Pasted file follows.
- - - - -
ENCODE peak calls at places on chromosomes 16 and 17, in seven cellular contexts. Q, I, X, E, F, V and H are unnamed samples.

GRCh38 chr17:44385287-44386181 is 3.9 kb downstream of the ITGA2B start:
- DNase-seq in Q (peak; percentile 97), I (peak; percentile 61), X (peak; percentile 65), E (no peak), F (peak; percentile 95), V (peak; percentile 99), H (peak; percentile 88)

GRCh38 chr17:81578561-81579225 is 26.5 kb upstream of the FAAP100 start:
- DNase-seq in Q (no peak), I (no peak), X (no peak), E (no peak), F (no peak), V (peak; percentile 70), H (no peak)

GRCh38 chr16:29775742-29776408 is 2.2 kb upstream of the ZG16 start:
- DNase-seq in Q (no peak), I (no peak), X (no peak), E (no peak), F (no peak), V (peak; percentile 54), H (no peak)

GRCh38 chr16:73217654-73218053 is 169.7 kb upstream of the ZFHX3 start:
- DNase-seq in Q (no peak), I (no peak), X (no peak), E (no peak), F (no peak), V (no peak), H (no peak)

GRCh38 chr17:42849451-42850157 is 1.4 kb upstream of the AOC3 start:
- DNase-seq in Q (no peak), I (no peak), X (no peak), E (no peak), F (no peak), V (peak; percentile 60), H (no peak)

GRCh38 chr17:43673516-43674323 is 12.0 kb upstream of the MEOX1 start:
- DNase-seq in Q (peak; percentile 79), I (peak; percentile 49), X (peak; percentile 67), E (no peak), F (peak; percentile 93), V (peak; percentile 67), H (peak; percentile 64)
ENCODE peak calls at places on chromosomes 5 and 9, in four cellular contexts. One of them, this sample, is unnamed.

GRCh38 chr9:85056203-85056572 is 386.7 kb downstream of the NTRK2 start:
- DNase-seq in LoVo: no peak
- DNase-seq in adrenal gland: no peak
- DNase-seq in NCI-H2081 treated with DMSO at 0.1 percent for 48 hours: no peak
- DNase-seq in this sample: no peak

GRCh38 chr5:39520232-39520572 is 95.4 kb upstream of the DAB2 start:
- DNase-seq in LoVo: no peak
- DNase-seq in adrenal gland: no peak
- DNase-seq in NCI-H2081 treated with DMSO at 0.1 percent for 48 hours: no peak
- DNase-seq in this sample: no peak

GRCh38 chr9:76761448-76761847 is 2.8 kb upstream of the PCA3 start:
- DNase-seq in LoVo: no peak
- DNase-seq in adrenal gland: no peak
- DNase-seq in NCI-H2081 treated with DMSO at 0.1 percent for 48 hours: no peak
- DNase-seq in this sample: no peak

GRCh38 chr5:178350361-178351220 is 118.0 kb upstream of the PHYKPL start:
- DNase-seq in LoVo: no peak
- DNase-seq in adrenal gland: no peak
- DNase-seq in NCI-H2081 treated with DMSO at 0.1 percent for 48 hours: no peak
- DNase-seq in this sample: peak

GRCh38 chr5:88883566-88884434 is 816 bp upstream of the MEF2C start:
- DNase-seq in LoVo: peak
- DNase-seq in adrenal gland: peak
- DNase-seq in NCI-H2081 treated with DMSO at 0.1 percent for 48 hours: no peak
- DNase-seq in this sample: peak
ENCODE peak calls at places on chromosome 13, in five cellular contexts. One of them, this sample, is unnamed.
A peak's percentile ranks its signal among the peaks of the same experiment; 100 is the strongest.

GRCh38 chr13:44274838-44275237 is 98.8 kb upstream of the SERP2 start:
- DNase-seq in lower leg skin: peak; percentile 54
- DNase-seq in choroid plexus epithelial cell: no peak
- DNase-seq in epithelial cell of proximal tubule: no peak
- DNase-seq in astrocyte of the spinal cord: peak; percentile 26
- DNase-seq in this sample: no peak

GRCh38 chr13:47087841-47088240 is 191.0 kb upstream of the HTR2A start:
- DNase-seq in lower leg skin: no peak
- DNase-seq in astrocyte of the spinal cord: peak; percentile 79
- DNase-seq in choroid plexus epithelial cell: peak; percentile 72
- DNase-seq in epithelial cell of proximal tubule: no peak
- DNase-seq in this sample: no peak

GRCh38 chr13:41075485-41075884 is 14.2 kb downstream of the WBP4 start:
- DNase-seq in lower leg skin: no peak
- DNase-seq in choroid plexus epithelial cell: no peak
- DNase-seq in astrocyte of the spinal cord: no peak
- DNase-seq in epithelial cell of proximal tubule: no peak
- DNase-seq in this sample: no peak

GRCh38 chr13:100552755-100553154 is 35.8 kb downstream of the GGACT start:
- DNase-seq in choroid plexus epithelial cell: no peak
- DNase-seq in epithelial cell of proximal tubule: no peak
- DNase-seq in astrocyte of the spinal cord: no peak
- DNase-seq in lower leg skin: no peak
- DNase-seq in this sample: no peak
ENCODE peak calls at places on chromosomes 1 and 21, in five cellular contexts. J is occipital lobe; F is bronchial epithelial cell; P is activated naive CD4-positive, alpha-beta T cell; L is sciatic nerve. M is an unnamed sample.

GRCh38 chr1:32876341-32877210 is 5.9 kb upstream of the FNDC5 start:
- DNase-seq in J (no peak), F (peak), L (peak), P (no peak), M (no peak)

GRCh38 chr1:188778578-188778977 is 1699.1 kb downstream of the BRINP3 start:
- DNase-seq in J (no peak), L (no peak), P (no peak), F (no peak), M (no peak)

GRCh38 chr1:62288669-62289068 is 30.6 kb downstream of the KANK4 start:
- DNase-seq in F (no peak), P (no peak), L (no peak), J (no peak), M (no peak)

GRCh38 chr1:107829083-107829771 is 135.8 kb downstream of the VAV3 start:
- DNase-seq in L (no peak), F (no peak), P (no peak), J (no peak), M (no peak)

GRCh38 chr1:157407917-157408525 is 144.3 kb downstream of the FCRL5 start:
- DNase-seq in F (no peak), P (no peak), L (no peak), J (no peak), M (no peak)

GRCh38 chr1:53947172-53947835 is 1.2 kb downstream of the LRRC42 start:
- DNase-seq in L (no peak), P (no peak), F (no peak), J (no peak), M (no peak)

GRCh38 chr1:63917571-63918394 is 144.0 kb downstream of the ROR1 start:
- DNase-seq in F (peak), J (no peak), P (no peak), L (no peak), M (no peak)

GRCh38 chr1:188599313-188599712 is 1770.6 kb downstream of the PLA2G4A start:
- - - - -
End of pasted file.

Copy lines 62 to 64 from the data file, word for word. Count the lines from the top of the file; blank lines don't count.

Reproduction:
- DNase-seq in epithelial cell of proximal tubule: no peak
- DNase-seq in astrocyte of the spinal cord: no peak
- DNase-seq in lower leg skin: no peak